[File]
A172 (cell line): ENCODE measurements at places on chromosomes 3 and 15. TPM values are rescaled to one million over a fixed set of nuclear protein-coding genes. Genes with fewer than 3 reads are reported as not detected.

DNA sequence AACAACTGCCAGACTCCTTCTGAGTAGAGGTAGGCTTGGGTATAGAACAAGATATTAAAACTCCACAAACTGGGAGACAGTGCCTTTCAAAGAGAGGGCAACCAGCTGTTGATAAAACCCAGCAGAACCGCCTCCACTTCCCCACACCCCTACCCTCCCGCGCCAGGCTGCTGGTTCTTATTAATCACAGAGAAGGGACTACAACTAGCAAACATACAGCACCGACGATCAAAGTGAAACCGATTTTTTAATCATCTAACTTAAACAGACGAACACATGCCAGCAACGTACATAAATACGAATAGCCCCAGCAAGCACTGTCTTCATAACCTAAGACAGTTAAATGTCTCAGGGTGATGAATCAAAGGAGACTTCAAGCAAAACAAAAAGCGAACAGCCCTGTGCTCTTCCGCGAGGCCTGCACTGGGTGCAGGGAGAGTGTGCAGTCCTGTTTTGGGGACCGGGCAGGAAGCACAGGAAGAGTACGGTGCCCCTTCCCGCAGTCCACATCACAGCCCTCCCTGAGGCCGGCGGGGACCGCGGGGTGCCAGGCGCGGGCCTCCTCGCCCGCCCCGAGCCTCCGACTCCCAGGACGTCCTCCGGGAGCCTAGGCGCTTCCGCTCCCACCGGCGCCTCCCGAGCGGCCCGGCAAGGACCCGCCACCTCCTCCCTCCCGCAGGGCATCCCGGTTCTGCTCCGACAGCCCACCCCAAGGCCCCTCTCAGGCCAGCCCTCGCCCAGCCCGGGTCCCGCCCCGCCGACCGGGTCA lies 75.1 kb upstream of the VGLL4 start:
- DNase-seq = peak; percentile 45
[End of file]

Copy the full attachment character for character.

A172 (cell line): ENCODE measurements at places on chromosomes 3 and 15. TPM values are rescaled to one million over a fixed set of nuclear protein-coding genes. Genes with fewer than 3 reads are reported as not detected.

DNA sequence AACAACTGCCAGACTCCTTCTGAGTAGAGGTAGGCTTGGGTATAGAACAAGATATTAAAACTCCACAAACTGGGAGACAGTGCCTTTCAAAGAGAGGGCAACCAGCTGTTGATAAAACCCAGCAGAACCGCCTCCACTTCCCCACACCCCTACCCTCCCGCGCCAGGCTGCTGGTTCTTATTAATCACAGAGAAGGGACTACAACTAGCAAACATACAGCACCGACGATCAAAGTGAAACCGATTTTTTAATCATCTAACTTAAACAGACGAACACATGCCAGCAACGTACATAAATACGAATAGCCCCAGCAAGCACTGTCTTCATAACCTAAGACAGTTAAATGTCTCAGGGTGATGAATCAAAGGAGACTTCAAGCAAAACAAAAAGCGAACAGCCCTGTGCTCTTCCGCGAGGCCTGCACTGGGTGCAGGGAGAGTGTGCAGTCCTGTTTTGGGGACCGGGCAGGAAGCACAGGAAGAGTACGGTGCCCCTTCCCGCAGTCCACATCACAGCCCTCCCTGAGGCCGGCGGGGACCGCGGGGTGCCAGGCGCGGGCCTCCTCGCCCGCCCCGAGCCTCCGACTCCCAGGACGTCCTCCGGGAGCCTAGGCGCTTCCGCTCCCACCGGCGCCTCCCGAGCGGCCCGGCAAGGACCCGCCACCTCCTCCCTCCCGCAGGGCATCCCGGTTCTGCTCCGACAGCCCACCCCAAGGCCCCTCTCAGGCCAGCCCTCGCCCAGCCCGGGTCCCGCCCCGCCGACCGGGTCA lies 75.1 kb upstream of the VGLL4 start:
- DNase-seq = peak; percentile 45